Golden Record

Not 1948

Sep 1, 2018

Doesn’t anyone proofread anything any more? The inside cover of the current issue (Volume 2 Number 10) of the Titan UK reprint titled Superman/Batman spreads disinformation about when the first appearance of Superman in the States actually happened. They’re only ten years out.

The 1950s K.G Murray Superman comics weren’t the first time reprints of Superman appeared in the UK. “Triumph” comic reprinted Superman for 21 issues beginning in 1939. The run from #772-793 includes four with a Superman cover appearance.

The Atlas annuals and Thorpe and Porter’s “Super DC” in the 1960s through Egmont’s magazines, pocket books and annuals in the 1980s right up to the current Titan reprints have all featured Superman here in the UK. Often forgotten about is Fleetway’s “Radio Fun” comics of 1959 to 1961 that featured Superman. Superman daily newspaper strips were adapted here into two page (or sometimes one-and-a-half page) stories. “Radio Fun” merged with “Buster” in 1961. So Superman also appeared in “Buster” for a few months too.


They used the same image a few weeks later!?! Kids in the UK would assume Superman’s costume was all-red.

PS:Buster comic began May 1960 and would go on to incorporate the following defunct UK comics, sometimes continuing with a couple of strips from the now-defunct title:
Radio Fun
Film Fun
Monster Fun
School Fun
Whizzer and Chips
(and of course the above comics had also incorporated other titles themselves.)
The last Buster comic appeared in January 2000.

An Australian comic?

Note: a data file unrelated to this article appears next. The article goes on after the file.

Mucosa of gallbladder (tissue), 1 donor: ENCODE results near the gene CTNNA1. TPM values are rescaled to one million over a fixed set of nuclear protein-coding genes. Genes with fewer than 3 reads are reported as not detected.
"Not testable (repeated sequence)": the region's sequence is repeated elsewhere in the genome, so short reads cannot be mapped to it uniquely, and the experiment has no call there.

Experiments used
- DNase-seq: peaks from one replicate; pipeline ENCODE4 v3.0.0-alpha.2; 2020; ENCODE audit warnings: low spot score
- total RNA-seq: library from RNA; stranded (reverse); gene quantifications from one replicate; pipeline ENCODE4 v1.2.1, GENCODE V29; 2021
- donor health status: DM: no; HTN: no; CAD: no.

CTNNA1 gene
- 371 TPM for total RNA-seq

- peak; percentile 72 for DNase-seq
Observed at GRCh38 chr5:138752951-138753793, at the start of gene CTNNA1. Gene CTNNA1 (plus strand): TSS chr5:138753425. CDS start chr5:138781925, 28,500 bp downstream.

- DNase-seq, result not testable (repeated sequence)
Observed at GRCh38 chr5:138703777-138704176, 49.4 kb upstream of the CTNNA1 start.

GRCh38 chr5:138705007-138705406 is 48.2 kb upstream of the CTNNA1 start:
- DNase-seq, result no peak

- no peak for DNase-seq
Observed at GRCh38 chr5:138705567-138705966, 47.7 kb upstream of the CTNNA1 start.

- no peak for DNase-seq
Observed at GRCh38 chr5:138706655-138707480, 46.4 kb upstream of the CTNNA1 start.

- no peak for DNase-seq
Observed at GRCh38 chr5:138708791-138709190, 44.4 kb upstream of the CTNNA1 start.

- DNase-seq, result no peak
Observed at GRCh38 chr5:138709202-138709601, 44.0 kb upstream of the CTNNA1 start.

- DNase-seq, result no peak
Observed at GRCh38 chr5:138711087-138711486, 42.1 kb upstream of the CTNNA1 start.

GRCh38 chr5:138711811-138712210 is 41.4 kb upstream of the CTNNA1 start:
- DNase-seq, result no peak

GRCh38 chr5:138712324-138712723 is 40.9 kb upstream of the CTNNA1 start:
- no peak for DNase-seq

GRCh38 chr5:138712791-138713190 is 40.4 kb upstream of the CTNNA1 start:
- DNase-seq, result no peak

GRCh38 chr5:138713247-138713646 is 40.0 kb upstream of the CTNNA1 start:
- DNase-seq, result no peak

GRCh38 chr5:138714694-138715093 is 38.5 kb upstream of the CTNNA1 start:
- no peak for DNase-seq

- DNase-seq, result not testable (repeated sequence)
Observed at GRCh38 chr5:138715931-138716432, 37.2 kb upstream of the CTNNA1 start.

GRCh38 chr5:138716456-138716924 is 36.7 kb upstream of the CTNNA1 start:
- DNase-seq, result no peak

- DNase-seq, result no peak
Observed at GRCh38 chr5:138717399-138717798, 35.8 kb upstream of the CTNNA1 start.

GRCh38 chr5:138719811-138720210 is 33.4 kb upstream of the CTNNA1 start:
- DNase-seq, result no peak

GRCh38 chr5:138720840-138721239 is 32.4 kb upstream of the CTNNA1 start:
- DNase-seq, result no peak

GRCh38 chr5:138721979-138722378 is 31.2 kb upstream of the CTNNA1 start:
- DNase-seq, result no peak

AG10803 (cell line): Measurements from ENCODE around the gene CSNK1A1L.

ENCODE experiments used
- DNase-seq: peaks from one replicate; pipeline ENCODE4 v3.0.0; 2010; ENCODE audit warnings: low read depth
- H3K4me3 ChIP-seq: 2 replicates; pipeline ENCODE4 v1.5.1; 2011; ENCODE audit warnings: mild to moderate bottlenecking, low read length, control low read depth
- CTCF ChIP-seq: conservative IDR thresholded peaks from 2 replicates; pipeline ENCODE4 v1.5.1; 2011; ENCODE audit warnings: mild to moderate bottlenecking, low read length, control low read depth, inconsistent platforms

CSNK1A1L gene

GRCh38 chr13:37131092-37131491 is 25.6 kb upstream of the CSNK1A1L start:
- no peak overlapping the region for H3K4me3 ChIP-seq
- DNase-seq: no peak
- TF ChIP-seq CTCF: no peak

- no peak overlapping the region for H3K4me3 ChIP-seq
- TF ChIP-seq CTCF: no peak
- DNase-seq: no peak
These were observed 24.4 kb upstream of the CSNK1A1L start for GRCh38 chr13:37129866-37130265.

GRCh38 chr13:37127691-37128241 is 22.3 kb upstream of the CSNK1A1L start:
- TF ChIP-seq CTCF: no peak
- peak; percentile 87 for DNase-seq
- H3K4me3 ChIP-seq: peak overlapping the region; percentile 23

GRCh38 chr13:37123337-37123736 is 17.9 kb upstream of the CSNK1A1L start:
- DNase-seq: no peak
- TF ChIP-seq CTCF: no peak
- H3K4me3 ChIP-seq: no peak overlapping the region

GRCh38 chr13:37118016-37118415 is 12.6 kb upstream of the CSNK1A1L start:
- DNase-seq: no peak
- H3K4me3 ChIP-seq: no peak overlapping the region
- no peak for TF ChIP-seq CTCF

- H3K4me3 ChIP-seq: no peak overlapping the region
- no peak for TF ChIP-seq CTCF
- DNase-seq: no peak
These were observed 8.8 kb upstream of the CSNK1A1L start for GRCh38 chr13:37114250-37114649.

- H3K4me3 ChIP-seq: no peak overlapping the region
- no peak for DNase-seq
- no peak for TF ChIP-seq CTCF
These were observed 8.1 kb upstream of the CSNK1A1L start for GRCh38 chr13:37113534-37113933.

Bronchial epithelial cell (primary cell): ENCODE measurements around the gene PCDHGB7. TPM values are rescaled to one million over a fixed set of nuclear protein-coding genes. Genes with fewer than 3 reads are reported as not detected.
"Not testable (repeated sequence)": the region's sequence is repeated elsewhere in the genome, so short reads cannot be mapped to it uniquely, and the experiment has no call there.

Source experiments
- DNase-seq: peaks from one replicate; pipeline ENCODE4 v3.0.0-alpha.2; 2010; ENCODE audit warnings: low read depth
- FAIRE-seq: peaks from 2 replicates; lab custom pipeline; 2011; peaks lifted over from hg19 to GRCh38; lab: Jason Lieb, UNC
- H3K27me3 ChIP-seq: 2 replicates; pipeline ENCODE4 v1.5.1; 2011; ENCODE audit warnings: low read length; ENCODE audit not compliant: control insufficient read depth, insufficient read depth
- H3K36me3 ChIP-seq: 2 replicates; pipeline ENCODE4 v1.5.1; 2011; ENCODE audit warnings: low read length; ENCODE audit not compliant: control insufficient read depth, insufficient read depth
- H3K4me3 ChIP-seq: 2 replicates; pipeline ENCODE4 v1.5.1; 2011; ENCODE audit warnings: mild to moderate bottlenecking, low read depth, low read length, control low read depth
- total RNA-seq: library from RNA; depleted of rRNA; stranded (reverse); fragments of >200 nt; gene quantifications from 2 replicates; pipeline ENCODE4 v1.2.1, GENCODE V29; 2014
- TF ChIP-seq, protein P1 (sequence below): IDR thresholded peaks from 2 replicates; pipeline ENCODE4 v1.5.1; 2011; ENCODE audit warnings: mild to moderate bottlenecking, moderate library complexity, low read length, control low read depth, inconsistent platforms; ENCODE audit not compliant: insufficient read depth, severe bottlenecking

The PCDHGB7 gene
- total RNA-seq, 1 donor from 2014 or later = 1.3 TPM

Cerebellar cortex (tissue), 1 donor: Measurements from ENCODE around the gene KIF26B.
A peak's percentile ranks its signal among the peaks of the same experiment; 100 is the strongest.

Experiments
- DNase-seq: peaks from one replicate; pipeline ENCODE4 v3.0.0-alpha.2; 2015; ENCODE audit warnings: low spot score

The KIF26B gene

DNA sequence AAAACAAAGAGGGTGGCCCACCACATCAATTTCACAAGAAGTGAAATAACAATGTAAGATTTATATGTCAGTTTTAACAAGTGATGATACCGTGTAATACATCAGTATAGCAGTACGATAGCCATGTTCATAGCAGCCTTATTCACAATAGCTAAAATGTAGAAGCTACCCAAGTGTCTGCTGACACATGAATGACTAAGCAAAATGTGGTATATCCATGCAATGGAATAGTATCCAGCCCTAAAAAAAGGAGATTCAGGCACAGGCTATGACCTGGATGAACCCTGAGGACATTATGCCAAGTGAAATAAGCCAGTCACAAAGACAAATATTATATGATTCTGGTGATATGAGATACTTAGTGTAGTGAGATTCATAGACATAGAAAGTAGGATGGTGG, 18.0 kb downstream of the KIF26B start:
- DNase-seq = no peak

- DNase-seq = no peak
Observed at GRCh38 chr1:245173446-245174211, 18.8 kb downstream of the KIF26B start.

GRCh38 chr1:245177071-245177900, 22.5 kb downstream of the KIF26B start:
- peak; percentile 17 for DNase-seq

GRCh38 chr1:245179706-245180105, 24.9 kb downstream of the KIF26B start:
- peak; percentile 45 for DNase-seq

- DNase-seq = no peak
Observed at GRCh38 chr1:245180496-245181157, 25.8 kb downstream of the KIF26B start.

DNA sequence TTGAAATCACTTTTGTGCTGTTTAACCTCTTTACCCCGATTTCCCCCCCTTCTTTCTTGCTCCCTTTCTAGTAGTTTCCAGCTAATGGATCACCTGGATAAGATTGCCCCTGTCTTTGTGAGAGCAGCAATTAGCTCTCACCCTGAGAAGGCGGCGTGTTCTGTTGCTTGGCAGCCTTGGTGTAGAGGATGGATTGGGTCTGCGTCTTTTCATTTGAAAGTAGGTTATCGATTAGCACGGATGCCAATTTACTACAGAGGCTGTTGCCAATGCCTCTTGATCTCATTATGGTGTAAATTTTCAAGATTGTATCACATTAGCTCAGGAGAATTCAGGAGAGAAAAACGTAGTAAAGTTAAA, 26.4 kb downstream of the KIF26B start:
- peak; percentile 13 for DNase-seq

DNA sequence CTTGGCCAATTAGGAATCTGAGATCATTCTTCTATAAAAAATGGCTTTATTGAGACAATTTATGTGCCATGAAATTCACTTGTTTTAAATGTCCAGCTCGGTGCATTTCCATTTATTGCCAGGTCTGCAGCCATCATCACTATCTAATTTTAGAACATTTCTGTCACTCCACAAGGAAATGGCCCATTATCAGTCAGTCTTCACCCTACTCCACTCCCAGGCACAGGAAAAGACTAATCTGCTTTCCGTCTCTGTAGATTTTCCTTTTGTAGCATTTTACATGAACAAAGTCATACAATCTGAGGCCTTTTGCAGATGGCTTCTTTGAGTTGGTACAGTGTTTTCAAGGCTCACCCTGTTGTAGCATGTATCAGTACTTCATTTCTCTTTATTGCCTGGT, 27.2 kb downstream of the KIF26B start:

Nov 1, 2015

Superman 58 UK cover

Superman 58 UK


Well, I always called these thin sixpenny black-and white comics “Australian comics”. To be more accurate Superman number 58 was a British reprint issued around 1955/1956 of the Australian Superman number 85 which contained reprints from the original American Action Comics 176 and Superman 84 both published in 1953.


Superman 85 Australian


The Australian K.G. Murray comics cost 8d, and would continue to rise in price to 9d and eventually 1/- by 1959 whilst ours remained at 6d.

Action 176


It’s interesting to see how K.G. Murray juggled with the text on the covers and always made sure that any $$$$$$s were converted to ££££££s. And here’s the small print from the inside back cover of Superman 58 showing that the comic was printed by Gale and Polden of Aldershot England.



The “Golden Age” UK/Australian Atlas/K.G.Murray Superman No 29 published in August 1952 reprinted the cover story from Superman 73 dated Nov/Dec 1951. No sideways comics this time.

I like this exchange between Lois and Superman from the backup story “The Anti-Superman Club” (originally found in Superman 71).


Sideways comics

Sep 29, 2011

The “Golden Age” UK/Australian Atlas/K.G.Murray Superman No 24 published in March 1952 reprinted the cover story from Action Comics 155 from a year earlier. The rest of the comic was made up of DC material from other places such as the Johnny Quick story that was originally found in Adventure 150.

Apart from the missing gun on the cover the oddest thing about this comic, (and presumably other comics issued by Kenneth G.Murray at the time) was that half of the comic consisted of two DC pages reduced and printed sideways. Not something you see every day.

Superman 24

Who is this strange man and what has he done with the real Superman ?

I mention UK Annuals more often than the comics they are based on for the simple reason that the durable books have survived in greater numbers than the weeklies …at least in this household. Atlas UK Superman Annuals are often advertised for sale (although at increasingly silly prices). Atlas UK Batman Annuals from the early 1960s seem to be the rarest as he then had yet to become a household name. The flimsy sixpenny Superman/Superboy/Batman/SuperAdventure Australian weekly black and white reprint comics are getting quite rare in the UK now. I’ve saved perhaps two dozen for the simple fact that when I was a teenaged comic trader I never sold them because I couldn’t find anyone who collected them. Although I have 30 or 40 Dandy Annuals, some going back to the early 1950s when it was called The Dandy Monster Comic, I know for a fact that I only own precisely 6 Dandy Comics as I’ve just kept one representitive issue from each of the last six decades !!